Edit: Shock attacks aren't particularly useful for riot control, but EP does introduce the shock baton, so we can expect riot control forces to have these. In addition to gas, current forces use plastic bullets and water cannon. Plastic bullets would be pretty ineffective against synths and armored biomorphs. Water cannon are effective against both.

Trappedinwikipedia Trappedinwikipedia's picture
That's a good point with

That's a good point with freezers, as synths with REF bonuses are fairly rare (if you're dealing with a riot of Reapers it's time to break out actual tanks or at least seeker rifles I think). Overload grenades also work fine on synths, and those are just the futuristic ones.

EP medical tech also means that less-lethal weapons can be considerably more lethal if you can spin the resulting reversible massacre the right way.

That said, I've recently thought that synths should probably just be more resistant to shock, not totally immune, as EP shock weapons can presumably turn up the voltage to really alarmingly high or controlled numbers. Shock weapons should probably just be able to deal more damage across the board, and are probably smart enough to modulate themselves appropriately to induce heart attacks if you wanted (though medichines means that won't keep someone down for more than a minute or two).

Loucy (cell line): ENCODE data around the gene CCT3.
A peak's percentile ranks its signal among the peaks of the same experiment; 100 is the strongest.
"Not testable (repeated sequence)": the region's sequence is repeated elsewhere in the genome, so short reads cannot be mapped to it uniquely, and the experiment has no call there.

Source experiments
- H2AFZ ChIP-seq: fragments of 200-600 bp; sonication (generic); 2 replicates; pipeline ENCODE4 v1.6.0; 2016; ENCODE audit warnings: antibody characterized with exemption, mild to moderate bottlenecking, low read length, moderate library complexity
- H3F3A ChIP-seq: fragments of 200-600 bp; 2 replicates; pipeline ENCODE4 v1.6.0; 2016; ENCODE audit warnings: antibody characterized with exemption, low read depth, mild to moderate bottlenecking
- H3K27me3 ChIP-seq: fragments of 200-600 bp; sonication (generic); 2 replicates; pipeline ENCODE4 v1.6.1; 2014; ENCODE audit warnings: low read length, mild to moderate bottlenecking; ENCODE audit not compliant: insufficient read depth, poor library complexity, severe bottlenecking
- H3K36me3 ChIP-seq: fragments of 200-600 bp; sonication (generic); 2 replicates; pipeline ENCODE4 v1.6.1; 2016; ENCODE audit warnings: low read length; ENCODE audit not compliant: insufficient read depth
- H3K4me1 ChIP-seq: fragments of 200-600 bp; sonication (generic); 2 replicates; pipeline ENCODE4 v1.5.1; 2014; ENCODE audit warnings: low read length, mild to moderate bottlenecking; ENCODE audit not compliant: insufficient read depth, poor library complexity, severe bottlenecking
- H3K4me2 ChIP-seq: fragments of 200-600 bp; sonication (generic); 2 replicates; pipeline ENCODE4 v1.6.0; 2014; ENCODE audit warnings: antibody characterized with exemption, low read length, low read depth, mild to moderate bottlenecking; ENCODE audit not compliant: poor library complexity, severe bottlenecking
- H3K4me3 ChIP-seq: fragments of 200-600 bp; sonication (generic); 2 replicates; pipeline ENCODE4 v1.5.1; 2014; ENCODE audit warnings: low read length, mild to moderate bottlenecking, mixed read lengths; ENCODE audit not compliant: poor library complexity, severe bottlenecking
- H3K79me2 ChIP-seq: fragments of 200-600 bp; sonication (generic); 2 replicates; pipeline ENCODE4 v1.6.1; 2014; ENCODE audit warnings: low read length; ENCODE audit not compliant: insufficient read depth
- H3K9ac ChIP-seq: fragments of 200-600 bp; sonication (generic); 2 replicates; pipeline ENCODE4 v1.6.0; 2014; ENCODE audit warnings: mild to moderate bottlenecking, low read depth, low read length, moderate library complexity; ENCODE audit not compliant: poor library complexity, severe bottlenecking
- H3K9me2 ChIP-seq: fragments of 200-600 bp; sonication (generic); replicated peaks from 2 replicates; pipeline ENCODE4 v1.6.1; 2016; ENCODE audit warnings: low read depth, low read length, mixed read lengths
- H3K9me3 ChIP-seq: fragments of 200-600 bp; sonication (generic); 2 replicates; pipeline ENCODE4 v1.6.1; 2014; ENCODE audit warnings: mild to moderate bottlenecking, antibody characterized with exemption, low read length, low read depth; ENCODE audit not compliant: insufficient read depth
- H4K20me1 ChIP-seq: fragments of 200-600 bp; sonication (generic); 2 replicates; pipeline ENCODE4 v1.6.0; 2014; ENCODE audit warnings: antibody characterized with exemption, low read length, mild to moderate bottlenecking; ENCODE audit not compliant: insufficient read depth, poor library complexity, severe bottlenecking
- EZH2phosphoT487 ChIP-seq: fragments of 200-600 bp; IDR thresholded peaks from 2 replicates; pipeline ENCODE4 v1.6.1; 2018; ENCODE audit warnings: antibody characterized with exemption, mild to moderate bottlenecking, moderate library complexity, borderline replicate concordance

Reshy Reshy's picture
ubik2 wrote:It seems likely

ubik2 wrote:
It seems likely to me that the movement of synths will be based on electricity. So, while their "nervous system" runs on light instead of electricity (biomorphs use electricity for that), their muscular system still uses electricity, and can be overridden by too much electricity. It's possible some machines will still use combustion, but that's certainly not the flavor of the setting. The key is how to deliver your supercharged electricity to those muscles. At extreme levels of power, this will overcome the protections in a synthmorph, but it will also fuse metal. This is already covered in the damage system.